• Browse with them to ensure they’re downloading from reputable sites. 

Online shopping

Many seniors are holding on to their independence longer by shopping online and having it delivered to their homes. Online shopping is great for groceries and even medications. However, online shopping carries a higher security risk than everyday web browsing. 

To help seniors do their online shopping safely:

  • Bookmark reputable online shops. Some scammers try to copy online shopping websites and steal the information of those who use them. Your loved one may search online for their favourite store and inadvertently land on this phishing website. Encourage them only to use the sites you bookmark. 
  • Review reliable sites together. Show them what to look for in a reliable website. 
  • Keep an eye on their bank accounts. If you notice suspicious charges, activity, or charge attempts, notify your bank immediately. You can also talk to their bank to set up fraud detection alerts or to ask about other banking services they may have to keep a senior safe while shopping online.
  • Use a prepaid credit card. Give your senior a prepaid credit or debit card for online purchases. Then, if that card gets compromised, the scammers don’t have access to their full banking details, minimizing loss and stress for your loved one.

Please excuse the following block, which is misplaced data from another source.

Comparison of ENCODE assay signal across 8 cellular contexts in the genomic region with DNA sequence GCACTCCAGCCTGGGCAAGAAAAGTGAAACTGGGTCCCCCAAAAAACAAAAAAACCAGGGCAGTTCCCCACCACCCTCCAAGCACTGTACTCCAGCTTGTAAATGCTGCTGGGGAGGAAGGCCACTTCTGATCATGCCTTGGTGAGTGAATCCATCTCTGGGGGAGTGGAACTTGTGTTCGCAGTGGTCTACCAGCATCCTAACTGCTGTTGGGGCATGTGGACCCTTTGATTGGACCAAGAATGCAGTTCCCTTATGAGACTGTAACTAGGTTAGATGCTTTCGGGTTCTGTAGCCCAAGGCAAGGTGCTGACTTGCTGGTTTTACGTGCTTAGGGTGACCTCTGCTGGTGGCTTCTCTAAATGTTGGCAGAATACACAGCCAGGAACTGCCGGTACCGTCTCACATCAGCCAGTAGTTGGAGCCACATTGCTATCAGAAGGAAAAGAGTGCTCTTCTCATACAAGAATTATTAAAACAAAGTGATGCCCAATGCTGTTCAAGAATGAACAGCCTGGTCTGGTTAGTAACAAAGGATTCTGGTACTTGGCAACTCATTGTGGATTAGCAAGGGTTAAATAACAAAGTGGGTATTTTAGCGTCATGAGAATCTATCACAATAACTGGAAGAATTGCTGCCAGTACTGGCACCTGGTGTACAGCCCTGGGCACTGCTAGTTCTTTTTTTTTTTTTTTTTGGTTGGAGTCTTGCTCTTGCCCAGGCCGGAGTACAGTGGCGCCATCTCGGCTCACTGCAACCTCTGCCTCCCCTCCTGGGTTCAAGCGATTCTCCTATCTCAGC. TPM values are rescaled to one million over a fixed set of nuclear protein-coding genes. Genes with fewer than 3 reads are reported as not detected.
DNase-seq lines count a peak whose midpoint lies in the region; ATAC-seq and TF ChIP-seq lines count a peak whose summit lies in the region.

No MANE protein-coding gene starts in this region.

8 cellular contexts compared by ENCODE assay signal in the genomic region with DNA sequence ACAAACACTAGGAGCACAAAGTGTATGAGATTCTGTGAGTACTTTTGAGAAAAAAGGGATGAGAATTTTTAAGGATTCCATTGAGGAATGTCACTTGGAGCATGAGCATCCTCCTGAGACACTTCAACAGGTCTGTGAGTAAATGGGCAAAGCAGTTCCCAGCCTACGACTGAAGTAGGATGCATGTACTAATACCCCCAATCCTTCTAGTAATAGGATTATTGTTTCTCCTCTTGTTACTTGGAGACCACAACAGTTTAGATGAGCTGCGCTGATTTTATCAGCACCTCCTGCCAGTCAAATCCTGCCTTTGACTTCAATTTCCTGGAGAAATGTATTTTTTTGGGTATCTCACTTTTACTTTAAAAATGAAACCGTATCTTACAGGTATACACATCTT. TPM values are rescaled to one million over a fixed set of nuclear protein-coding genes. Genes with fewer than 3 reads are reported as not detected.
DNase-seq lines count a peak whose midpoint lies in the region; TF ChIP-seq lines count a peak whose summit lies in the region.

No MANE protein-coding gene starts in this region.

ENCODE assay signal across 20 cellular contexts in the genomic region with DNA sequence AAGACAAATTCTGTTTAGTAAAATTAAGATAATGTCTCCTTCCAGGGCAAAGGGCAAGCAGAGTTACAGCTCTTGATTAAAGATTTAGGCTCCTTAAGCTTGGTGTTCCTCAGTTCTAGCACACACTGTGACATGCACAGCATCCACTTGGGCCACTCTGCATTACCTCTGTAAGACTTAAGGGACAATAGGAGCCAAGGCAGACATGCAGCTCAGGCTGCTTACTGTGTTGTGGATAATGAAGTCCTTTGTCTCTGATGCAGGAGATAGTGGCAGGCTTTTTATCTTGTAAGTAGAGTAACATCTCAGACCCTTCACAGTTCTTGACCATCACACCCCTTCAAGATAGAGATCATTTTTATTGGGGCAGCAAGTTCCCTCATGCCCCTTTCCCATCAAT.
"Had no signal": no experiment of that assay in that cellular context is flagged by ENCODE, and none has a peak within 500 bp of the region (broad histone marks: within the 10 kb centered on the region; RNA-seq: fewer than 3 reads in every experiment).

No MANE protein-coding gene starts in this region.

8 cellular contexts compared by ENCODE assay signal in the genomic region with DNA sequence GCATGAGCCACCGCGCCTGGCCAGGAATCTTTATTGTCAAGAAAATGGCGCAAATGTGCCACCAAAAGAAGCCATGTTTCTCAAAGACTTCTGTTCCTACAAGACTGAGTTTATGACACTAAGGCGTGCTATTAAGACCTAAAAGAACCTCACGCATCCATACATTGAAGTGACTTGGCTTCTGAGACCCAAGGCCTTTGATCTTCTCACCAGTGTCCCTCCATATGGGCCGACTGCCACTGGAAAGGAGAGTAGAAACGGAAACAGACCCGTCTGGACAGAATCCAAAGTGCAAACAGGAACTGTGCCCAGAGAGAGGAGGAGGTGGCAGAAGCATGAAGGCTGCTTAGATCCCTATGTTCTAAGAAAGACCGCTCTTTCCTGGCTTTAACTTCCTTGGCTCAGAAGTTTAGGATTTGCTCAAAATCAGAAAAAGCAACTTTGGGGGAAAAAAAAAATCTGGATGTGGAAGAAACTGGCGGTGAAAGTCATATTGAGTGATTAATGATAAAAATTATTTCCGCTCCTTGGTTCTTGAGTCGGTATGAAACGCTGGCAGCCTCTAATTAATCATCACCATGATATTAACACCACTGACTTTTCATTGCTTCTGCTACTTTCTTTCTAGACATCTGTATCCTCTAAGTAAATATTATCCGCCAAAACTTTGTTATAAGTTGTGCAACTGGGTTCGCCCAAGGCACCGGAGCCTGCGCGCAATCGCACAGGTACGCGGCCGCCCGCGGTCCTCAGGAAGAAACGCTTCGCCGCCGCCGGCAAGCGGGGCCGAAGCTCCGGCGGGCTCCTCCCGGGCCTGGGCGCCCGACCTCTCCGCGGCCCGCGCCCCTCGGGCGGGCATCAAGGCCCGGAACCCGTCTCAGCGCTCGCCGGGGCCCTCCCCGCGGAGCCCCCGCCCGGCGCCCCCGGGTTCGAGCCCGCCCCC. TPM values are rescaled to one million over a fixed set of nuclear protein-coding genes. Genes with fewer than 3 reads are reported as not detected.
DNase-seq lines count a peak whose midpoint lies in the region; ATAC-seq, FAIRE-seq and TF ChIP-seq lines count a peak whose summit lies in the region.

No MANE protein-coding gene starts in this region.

Social media

To a senior, social media is the ideal social platform to chat with others. However, it’s often so casual that it’s easy to let sensitive personal information slip into a conversation. Account hacking is a common internet safety problem for all ages, especially seniors who typically have less-secured accounts due to not understanding how to secure them. 

To help your senior be safe on social media:

  • Set up strict privacy settings so you can control what personal information is shared in their profiles.
  • Use multi-factor identification to make account hacking more difficult. You can have the site text or email you a code whenever you want to login. 
  • Remind them not to share personal information in their profile or posts. They shouldn’t post their addresses or phone numbers in their profiles (city can be ok). Turn off geo-tagging in posts for further anonymity and safety. 
  • Don’t respond to requests for personal information. No one should be asking for personal information like credit cards, passwords, or addresses over social media (even if it looks like it comes from a reputable business). 

General internet safety tips

Access to the internet is great for otherwise isolated or lonely seniors living at home, in a retirement community, or in a care home. As their caregiver or loved one, you can help them use the internet for their benefit and minimize risk to their privacy or safety. 

Empower the seniors in your life to behave responsibly online. Consider using the internet together so you can see how they interact and point out any potentially dangerous behaviour before it becomes a problem.

The internet can be great for their social needs and help them maintain their independence longer. As their caregiver, you can be a great resource and support your senior loved ones in making their online time enjoyable and safe.